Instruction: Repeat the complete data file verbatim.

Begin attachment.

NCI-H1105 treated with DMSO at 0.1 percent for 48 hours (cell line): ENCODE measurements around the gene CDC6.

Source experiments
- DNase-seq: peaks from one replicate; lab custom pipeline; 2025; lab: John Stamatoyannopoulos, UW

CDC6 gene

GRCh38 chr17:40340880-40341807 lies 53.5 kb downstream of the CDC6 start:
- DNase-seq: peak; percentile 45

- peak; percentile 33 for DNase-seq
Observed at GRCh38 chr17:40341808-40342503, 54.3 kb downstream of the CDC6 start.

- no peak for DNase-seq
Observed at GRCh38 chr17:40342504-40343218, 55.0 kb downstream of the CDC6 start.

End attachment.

NCI-H1105 treated with DMSO at 0.1 percent for 48 hours (cell line): ENCODE measurements around the gene CDC6.

Source experiments
- DNase-seq: peaks from one replicate; lab custom pipeline; 2025; lab: John Stamatoyannopoulos, UW

CDC6 gene

GRCh38 chr17:40340880-40341807 lies 53.5 kb downstream of the CDC6 start:
- DNase-seq: peak; percentile 45

- peak; percentile 33 for DNase-seq
Observed at GRCh38 chr17:40341808-40342503, 54.3 kb downstream of the CDC6 start.

- no peak for DNase-seq
Observed at GRCh38 chr17:40342504-40343218, 55.0 kb downstream of the CDC6 start.